Determining the Potential of Cost-Effective Water Conservation for the City of Houston
How much water-use conservation can be cost-effectively achieved by Houston Water?
A team of researchers led by Dr. Timothy T. Loftus, Professor of Practice in Geography and Water Resource Strategist for the Meadows Center, are developing a suite of water conservation program scenarios, tailored for the City of Houston, that individually and collectively indicate a positive benefit-cost ratio for project collaborator, Houston Water. This work is to be conducted on behalf of the Houston-Galveston Subsidence District.
The Water Conservation Tracking Tool (WCTT), a MS-Excel-based model that has been developed for the Alliance for Water Efficiency and in use since 2009, will be applied in developing conservation program scenarios. The model-based tool is designed to help a water service provider plan for and track water conservation program activity and results. The tool provides an analytical framework for estimating the effects that plumbing/appliance standards and planned conservation programs will have on future water use, utility costs and sales revenue and average customer rates and bills. The tracking tool evaluates these effects in terms of costs and benefits from the perspectives of the utility (and its ratepayers) and program participants. Costs and benefits are calculated separately for each conservation measure tested and thus, can be used to help screen measures and construct program portfolios.
Scenarios will be developed for residential meter-class accounts and commercial/institutional meter-class accounts. Separate scenarios will be tested for residential indoor and outdoor water use.
This project is funded by the City of Houston and the Houston-Galveston Subsidence District, as part of the District’s 2019 Water Conservation Grant Program.
The following tasks will be completed in order to estimate residential water use conservation potential:
- Study residential water use on a monthly basis to estimate average indoor vs. outdoor water use.
- Study 10 years of monthly water-use data and weather data to determine peak seasonal demand during both wet and dry years.
- Review available data to understand age of single- and multifamily housing stock.
- Explore various indoor-conservation measures using the WCTT to determine potential and efficacy for both single-family and multifamily residential accounts. Present water savings, benefit-cost ratio, and other relevant findings per specific measure in program scenario. Interpret results for Houston Water and develop preliminary context-sensitive recommendations.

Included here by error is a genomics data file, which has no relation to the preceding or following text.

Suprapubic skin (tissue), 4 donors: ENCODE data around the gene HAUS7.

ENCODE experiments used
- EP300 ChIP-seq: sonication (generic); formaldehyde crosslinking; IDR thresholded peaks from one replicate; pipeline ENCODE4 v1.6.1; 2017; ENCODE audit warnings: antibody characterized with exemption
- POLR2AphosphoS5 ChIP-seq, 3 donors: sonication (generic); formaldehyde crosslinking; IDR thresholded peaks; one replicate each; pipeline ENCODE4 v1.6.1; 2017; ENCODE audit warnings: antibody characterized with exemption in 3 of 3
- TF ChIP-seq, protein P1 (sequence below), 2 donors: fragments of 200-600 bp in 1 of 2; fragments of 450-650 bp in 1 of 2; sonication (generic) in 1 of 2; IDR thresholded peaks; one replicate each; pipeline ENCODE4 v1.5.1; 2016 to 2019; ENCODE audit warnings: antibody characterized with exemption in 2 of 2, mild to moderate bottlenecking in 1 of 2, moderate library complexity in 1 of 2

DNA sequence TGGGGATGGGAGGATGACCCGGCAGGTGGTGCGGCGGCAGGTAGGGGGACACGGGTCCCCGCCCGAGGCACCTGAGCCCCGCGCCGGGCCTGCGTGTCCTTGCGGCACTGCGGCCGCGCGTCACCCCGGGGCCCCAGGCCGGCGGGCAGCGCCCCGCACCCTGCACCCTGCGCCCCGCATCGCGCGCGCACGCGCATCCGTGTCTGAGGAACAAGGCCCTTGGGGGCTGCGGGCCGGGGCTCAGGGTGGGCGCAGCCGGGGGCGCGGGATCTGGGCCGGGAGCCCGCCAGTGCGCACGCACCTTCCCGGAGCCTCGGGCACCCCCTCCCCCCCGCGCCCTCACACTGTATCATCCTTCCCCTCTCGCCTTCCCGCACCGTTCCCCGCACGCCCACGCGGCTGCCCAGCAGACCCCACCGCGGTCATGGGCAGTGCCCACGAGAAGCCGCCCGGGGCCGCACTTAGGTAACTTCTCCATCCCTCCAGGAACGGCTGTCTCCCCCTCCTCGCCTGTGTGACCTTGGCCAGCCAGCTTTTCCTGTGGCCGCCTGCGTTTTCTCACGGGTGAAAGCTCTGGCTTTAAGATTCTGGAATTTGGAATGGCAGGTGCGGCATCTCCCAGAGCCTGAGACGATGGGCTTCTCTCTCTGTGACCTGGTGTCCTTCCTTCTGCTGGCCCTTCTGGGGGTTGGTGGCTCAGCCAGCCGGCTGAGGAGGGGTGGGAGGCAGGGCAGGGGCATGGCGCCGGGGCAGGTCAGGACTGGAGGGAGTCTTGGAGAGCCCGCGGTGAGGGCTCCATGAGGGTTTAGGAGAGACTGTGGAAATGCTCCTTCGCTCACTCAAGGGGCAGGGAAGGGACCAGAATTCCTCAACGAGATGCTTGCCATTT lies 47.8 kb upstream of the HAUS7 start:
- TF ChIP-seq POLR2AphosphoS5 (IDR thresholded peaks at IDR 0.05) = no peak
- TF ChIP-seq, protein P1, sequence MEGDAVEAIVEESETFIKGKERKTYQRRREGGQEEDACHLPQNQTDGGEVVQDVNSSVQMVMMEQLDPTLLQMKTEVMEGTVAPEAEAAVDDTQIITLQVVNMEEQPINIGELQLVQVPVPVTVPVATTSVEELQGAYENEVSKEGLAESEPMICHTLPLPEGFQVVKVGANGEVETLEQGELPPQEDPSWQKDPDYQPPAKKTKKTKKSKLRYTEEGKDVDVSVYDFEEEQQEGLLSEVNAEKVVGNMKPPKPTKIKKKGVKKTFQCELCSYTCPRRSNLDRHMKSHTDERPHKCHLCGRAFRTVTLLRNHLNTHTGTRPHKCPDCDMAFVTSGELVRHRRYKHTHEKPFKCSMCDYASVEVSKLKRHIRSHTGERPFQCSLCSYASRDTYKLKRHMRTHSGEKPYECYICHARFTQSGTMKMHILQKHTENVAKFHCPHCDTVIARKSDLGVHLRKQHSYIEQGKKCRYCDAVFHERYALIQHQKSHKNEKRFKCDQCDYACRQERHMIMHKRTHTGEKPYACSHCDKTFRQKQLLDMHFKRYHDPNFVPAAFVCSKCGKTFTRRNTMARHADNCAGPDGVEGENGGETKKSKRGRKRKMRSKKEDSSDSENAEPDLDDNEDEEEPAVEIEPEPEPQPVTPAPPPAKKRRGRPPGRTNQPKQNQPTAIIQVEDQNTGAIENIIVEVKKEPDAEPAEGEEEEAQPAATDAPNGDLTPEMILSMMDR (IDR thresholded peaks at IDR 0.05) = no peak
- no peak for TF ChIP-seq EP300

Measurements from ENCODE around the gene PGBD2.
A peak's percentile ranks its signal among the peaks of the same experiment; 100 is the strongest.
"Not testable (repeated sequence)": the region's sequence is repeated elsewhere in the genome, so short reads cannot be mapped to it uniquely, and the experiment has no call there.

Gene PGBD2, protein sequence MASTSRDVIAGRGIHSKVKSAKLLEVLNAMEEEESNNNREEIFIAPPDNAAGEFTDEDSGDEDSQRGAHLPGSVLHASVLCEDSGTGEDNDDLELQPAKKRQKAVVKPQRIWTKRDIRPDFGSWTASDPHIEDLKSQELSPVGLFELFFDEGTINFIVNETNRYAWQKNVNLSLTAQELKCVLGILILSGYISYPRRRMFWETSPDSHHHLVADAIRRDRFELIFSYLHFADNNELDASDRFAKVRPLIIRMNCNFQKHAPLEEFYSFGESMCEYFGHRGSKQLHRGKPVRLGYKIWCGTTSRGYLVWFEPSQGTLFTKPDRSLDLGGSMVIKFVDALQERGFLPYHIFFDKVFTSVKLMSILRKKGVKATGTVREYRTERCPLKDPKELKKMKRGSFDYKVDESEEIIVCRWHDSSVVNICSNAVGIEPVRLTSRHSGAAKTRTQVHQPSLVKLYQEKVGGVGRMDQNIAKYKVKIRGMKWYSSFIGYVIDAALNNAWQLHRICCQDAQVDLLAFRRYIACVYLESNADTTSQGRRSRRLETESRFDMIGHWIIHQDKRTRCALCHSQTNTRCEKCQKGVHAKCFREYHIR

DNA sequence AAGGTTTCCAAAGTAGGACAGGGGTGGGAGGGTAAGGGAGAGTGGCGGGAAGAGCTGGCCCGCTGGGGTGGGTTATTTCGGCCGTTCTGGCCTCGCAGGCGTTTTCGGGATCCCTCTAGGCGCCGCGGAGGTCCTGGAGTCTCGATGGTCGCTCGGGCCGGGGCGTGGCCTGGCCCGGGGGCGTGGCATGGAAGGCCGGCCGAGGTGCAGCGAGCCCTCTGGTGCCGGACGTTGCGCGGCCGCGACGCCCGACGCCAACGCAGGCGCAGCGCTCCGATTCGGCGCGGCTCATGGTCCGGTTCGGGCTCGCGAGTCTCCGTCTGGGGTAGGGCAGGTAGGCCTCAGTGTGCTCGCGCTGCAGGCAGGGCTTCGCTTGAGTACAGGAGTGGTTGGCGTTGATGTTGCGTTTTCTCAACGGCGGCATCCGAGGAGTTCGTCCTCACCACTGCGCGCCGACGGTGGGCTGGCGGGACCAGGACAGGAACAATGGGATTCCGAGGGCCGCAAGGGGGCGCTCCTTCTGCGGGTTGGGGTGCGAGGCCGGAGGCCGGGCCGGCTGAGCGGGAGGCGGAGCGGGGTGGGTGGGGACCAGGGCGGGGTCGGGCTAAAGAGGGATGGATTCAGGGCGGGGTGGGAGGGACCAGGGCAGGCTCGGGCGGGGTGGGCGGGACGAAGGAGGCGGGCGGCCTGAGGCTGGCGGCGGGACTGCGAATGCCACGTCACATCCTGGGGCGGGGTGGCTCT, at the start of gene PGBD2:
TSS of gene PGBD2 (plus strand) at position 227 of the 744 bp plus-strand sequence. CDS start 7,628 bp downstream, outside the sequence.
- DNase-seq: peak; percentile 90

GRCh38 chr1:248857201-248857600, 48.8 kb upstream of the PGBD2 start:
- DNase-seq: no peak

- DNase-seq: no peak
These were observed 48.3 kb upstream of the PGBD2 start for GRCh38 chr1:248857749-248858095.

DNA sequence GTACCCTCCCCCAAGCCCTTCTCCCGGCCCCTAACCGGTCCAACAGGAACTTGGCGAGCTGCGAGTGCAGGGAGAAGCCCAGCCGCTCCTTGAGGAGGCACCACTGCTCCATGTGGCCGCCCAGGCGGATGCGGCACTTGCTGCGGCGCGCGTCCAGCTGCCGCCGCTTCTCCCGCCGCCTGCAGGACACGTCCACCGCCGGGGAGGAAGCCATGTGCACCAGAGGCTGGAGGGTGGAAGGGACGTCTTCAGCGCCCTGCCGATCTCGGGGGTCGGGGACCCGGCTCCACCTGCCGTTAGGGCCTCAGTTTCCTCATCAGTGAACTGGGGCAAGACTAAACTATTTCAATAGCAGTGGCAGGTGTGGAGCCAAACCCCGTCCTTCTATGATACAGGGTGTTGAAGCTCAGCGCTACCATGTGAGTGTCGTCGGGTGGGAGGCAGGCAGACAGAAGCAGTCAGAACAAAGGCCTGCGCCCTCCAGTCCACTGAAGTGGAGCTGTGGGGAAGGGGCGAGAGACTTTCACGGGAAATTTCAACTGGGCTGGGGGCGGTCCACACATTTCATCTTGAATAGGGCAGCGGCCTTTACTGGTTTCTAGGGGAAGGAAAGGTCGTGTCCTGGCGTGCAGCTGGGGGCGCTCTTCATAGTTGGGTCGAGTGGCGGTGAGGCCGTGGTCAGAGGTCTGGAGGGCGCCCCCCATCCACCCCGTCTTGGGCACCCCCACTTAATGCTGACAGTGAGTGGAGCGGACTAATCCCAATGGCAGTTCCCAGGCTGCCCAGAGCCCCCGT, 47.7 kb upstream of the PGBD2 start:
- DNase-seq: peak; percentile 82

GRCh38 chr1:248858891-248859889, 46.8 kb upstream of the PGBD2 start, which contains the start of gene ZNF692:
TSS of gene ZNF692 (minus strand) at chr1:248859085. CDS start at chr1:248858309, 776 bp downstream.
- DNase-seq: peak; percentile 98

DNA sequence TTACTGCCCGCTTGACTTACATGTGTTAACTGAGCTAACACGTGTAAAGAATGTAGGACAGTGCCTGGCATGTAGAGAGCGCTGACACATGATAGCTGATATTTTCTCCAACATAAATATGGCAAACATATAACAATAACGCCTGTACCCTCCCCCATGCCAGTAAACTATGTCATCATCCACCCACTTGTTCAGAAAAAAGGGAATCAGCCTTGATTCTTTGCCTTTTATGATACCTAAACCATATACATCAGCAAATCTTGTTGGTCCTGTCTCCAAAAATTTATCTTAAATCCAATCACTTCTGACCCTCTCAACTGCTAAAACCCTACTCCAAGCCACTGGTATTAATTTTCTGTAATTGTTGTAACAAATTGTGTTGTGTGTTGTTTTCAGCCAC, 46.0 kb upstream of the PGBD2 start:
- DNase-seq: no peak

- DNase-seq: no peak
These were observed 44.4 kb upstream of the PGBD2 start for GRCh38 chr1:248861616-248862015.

Estimate commercial/institutional water use by sector/sub-sector and water-use conservation potential
The following tasks will be completed to estimate commercial/institutional water use by sector/sub-sector and water-use conservation potential:
- Using US Census Bureau data from the 2017 County Business Patterns, number of establishments and employment will be identified for the relevant commercial sectors/subsectors as defined by the North American Industry Classification System (NAICS; US Census Bureau) for the City of Houston. These data will serve to generate estimates of water use by commercial sector/subsectors to help prioritize conservation efforts and target post-project outreach and implementation efforts.
- Explore various indoor conservation measures using the WCTT to determine potential and efficacy for commercial and institutional accounts. Present water savings, benefit-cost ratio, and other relevant data per specific measure in program scenario. Interpret results for Houston Water and develop preliminary context-sensitive recommendations.
The following tasks will be completed to develop new data and estimate outdoor water use conservation potential for residential accounts:
- Employing a geographic information system (GIS), we will select up to five neighborhoods in Houston in order to create data for residential lot size, landscaped area, and turf area as a percentage of lot size. Neighborhoods will be selected from high water use city council districts.
- From the data created in the task above, outdoor conservation measures will be explored via the WCTT to determine their savings potential and their economic efficacy (i.e., benefit-cost ratio and net-present value of water savings).
- To the extent practicable, data and measures will be developed with particular groundwater-dependent areas in mind. That said, measures will be broadly applicable throughout Houston Water’s service area.